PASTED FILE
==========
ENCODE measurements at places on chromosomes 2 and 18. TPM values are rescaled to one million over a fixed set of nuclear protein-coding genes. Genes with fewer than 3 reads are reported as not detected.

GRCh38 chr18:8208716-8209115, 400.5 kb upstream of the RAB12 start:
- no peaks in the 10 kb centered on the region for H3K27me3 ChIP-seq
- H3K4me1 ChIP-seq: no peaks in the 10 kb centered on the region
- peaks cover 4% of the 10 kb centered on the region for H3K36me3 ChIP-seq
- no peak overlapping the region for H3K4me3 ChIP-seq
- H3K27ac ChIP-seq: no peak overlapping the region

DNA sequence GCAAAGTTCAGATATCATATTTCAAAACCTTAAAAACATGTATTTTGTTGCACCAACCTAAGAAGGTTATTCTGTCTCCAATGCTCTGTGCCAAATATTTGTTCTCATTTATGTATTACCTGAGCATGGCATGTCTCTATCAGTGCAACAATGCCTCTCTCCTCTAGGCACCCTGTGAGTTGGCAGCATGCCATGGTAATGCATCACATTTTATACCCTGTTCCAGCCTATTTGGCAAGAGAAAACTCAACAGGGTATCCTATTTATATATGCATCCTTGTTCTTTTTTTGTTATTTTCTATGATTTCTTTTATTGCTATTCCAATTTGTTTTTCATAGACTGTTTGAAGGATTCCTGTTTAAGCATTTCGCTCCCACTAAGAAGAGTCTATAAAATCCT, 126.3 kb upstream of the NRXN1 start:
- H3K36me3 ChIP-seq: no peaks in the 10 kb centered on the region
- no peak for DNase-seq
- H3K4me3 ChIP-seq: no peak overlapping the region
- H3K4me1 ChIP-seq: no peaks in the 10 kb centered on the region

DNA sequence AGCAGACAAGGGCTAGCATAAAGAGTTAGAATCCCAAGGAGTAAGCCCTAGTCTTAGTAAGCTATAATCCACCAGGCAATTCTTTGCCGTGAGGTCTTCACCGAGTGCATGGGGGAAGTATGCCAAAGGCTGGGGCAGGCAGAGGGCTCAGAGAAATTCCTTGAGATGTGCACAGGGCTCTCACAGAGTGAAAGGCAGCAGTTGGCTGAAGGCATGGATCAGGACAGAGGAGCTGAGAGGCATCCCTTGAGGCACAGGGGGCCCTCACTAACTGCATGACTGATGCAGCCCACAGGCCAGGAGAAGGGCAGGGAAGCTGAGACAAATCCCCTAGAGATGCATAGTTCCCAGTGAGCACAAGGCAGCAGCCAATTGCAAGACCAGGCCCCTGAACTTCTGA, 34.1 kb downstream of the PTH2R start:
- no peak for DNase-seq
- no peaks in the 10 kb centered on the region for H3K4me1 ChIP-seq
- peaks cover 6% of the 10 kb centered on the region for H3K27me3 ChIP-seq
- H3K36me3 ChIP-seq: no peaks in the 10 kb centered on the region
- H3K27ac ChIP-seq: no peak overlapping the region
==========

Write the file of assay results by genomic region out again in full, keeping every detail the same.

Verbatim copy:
ENCODE measurements at places on chromosomes 2 and 18. TPM values are rescaled to one million over a fixed set of nuclear protein-coding genes. Genes with fewer than 3 reads are reported as not detected.

GRCh38 chr18:8208716-8209115, 400.5 kb upstream of the RAB12 start:
- no peaks in the 10 kb centered on the region for H3K27me3 ChIP-seq
- H3K4me1 ChIP-seq: no peaks in the 10 kb centered on the region
- peaks cover 4% of the 10 kb centered on the region for H3K36me3 ChIP-seq
- no peak overlapping the region for H3K4me3 ChIP-seq
- H3K27ac ChIP-seq: no peak overlapping the region

DNA sequence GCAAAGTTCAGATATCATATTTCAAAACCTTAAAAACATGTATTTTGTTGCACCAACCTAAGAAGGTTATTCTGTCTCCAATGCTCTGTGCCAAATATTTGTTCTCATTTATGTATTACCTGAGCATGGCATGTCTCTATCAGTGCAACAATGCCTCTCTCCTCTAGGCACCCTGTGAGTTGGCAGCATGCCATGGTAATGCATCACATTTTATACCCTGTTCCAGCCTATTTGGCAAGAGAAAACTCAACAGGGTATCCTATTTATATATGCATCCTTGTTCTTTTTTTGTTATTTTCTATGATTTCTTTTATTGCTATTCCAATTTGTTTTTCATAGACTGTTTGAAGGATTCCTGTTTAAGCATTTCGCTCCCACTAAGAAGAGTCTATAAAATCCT, 126.3 kb upstream of the NRXN1 start:
- H3K36me3 ChIP-seq: no peaks in the 10 kb centered on the region
- no peak for DNase-seq
- H3K4me3 ChIP-seq: no peak overlapping the region
- H3K4me1 ChIP-seq: no peaks in the 10 kb centered on the region

DNA sequence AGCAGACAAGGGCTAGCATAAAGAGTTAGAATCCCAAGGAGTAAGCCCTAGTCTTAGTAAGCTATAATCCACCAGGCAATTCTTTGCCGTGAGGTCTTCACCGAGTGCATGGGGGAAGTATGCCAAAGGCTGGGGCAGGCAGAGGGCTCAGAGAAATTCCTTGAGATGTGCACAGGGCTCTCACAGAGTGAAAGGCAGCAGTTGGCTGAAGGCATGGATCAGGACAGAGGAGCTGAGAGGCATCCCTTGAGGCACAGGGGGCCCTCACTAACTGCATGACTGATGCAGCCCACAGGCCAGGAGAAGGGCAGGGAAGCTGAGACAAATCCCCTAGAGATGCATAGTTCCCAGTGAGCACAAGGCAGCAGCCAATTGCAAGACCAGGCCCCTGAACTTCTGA, 34.1 kb downstream of the PTH2R start:
- no peak for DNase-seq
- no peaks in the 10 kb centered on the region for H3K4me1 ChIP-seq
- peaks cover 6% of the 10 kb centered on the region for H3K27me3 ChIP-seq
- H3K36me3 ChIP-seq: no peaks in the 10 kb centered on the region
- H3K27ac ChIP-seq: no peak overlapping the region